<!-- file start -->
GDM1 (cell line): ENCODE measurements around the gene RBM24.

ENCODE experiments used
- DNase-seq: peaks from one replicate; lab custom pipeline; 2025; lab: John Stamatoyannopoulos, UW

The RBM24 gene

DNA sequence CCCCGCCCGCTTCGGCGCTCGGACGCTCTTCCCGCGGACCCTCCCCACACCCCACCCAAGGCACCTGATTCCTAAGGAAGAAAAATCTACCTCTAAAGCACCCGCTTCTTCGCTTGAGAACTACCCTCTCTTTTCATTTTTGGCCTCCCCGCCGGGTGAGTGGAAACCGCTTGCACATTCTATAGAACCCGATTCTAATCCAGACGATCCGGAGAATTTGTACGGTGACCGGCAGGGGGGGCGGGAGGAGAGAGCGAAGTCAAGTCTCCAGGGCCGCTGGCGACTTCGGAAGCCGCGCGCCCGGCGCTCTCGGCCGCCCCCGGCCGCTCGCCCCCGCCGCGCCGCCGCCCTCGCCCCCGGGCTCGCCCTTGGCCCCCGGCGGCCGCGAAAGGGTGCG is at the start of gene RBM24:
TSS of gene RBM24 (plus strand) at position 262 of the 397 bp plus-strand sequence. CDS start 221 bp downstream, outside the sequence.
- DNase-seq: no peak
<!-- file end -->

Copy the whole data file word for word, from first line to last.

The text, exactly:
GDM1 (cell line): ENCODE measurements around the gene RBM24.

ENCODE experiments used
- DNase-seq: peaks from one replicate; lab custom pipeline; 2025; lab: John Stamatoyannopoulos, UW

The RBM24 gene

DNA sequence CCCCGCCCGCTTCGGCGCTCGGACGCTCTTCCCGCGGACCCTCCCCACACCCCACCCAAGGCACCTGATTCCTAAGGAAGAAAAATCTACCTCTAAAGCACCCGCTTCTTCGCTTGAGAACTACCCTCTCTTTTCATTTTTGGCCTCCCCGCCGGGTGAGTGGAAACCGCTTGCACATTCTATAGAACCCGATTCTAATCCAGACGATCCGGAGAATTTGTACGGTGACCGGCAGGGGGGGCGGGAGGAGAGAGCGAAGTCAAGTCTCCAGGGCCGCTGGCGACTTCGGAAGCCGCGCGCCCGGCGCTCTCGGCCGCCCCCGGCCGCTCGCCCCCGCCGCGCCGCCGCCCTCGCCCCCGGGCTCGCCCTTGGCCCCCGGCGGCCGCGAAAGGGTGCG is at the start of gene RBM24:
TSS of gene RBM24 (plus strand) at position 262 of the 397 bp plus-strand sequence. CDS start 221 bp downstream, outside the sequence.
- DNase-seq: no peak